“I was living with my [biological] mom at the time and it was just a terrible environment,” West said. “My adoptive parents noticed how I wasn’t going to school and how they [her mother and her mother’s friends] acted around me and how they affected me.”

Before being adopted during her freshman year, West spent two years in the foster care system where she said that although she had nice foster parents, moving from home to home was a challenge.

“It sucks all the time and once you are out of it, you feel like a new person,” West said. “[Adoption] changed who I am. It changed how I see other people and how I look at life. It has changed how other people see me. I probably wouldn’t be in high school right now. I’d probably still be bouncing off homes.”

On Father’s Day of this year, West’s adoptive parents both unexpectedly died.

“I felt like there was nothing to live for anymore,” West said. “Sometimes I feel the same way, but other days I know that they wouldn’t want me to give up. I’m thinking about what they would want.”

West now lives with her girlfriend and plans to graduate. West is thankful for what her adoptive parents did for her in her life.

“I think what I’ll remember most about them is how much they helped me through my three years of highschool to my senior year,” West said. “I think it’s pretty cool for someone to already have four kids themselves and be able to take another kid in and be able to help them and put clothes on their back. It takes a lot for them to do that.”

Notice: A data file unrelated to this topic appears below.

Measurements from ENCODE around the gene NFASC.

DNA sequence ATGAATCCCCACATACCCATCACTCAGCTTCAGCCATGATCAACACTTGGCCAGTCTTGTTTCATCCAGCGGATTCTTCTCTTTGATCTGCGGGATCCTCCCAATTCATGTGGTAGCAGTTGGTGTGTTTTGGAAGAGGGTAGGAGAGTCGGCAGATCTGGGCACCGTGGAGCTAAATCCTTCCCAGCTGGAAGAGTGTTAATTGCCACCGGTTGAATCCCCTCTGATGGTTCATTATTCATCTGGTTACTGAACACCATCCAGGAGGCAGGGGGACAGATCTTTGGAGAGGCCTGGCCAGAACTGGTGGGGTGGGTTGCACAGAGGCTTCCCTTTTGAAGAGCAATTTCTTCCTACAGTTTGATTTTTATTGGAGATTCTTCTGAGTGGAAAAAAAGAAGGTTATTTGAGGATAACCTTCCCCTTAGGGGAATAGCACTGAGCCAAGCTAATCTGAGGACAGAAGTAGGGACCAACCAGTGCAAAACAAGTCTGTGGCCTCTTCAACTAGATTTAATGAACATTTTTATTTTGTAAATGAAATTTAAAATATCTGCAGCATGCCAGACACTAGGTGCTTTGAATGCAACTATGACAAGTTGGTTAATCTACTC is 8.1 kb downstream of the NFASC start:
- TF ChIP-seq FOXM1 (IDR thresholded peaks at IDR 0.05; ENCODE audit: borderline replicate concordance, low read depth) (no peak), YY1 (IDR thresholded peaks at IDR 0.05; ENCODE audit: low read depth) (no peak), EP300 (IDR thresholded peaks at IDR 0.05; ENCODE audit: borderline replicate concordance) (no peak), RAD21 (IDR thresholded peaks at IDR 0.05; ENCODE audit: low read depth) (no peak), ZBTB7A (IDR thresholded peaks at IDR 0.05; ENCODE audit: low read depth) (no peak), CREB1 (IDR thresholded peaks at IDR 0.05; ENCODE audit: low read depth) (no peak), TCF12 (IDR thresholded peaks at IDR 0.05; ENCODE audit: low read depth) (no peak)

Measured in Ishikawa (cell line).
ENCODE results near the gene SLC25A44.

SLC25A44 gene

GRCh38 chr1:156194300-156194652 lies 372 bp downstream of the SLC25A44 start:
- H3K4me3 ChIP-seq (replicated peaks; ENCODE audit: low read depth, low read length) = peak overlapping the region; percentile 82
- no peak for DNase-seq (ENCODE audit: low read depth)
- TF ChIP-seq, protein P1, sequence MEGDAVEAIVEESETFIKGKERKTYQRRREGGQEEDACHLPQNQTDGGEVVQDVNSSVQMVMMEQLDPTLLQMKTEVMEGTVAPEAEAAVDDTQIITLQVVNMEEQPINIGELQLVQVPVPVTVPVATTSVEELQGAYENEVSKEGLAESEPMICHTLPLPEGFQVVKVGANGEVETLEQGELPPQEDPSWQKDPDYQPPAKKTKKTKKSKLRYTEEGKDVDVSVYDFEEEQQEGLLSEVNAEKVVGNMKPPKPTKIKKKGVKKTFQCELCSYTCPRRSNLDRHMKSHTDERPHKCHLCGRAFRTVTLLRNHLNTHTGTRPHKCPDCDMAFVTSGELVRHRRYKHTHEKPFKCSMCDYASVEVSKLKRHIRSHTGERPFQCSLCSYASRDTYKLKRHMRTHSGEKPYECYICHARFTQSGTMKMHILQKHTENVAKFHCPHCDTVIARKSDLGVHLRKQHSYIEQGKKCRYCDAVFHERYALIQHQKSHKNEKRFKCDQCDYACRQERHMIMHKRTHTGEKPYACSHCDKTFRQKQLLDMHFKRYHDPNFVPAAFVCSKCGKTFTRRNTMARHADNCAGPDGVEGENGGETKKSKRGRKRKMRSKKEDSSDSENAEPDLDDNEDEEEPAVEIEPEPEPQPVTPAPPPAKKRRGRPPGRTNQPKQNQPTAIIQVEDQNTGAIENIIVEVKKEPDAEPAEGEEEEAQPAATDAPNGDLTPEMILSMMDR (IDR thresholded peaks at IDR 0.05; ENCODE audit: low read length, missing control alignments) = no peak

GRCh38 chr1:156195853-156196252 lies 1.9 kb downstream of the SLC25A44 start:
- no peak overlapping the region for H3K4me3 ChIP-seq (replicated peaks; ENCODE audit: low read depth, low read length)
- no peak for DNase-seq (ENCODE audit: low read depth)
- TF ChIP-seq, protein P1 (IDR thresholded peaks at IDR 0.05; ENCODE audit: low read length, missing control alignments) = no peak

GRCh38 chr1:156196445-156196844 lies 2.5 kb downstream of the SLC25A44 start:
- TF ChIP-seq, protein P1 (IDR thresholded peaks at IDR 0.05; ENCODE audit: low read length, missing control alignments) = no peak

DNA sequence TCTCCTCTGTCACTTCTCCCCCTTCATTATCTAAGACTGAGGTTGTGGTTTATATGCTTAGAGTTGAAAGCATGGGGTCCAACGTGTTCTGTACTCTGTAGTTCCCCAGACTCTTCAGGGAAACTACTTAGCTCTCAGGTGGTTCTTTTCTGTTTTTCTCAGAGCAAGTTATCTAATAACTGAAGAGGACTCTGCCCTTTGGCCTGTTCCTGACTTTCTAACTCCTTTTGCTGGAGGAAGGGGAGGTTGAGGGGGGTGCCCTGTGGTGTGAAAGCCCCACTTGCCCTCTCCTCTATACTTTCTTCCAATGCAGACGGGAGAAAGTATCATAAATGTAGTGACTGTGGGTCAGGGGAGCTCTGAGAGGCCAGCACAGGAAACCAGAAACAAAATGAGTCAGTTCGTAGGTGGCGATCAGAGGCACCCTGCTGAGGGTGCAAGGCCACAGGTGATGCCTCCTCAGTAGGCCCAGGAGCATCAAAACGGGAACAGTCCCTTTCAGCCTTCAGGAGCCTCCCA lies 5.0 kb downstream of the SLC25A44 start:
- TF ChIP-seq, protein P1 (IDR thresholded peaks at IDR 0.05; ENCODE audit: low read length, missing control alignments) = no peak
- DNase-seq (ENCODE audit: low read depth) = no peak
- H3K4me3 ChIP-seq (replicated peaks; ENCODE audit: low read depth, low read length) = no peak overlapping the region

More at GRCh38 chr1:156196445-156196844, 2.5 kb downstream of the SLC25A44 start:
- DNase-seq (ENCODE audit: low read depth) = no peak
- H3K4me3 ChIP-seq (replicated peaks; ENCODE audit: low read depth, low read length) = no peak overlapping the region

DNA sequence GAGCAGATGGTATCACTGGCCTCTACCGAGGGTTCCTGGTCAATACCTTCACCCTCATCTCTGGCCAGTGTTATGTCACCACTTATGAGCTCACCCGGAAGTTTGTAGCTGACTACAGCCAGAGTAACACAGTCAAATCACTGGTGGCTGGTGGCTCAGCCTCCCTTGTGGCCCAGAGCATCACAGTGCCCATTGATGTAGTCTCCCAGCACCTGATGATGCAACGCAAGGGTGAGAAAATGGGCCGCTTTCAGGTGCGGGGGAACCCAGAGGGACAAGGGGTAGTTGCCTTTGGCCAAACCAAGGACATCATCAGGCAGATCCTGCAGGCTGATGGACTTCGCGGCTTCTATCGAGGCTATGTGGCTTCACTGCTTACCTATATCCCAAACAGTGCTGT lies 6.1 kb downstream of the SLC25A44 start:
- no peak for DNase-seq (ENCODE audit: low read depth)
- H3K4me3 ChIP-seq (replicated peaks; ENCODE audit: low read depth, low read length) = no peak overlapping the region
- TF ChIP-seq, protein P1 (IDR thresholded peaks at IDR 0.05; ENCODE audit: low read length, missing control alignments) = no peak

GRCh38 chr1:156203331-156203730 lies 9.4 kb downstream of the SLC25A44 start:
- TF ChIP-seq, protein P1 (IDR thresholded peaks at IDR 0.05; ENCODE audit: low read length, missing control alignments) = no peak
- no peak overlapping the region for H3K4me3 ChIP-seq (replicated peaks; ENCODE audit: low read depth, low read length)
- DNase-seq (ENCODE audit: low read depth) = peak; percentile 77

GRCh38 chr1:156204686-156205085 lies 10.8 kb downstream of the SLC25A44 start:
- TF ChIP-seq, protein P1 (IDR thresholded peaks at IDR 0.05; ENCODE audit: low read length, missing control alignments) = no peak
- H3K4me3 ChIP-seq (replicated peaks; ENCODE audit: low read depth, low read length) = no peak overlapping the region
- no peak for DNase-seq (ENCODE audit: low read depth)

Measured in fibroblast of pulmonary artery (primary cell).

Fostering a good home

Taking nine weeks of classes, three hours a night, was one way that the Shepherd family prepared to foster children.

“I kind of made the decision that there are lots of kids out there that need good parents,” history teacher Jessie Shepherd said. “And we don’t necessarily need to have our own [kids] to be good parents.”

Jessie Shepherd and wife Beth Shepherd are currently fostering two children.

“Our kids are awesome,” Shepherd said. “They’re so fun. They’re two-and-a-half year-olds, they’re twins, one boy and one girl.”

One of the challenges of fostering is that the future can be uncertain, according to Shepherd.

“I think one of the hardest things is not knowing how long they’re going to be with us,” Shepherd said. “We don’t know if it’s going to be two months around when their next court date is, or if it’s going to be years from now, or if it’s potentially going to turn into an adoption option for us.”

Although uncertainty can be challenging, according to Shepherd, seeing the positive impacts of her decision makes fostering worth it.

“They [kids] are learning new stuff everyday, and they make us laugh everyday,” Shepherd said. “I mean, it’s really hard being a parent, and I didn’t really realize that until I was a parent. It’s more challenging than what I thought it was, but they are just so fun that they make everything worth it.”

Shepherd believes that fostering is a good thing for adults to look into.

“There are lots of kids out there that need good homes,” Shepherd said. “Any adult that has the ability and time and patience to do that, I think should look into it because it’s not cost-prohibitive.”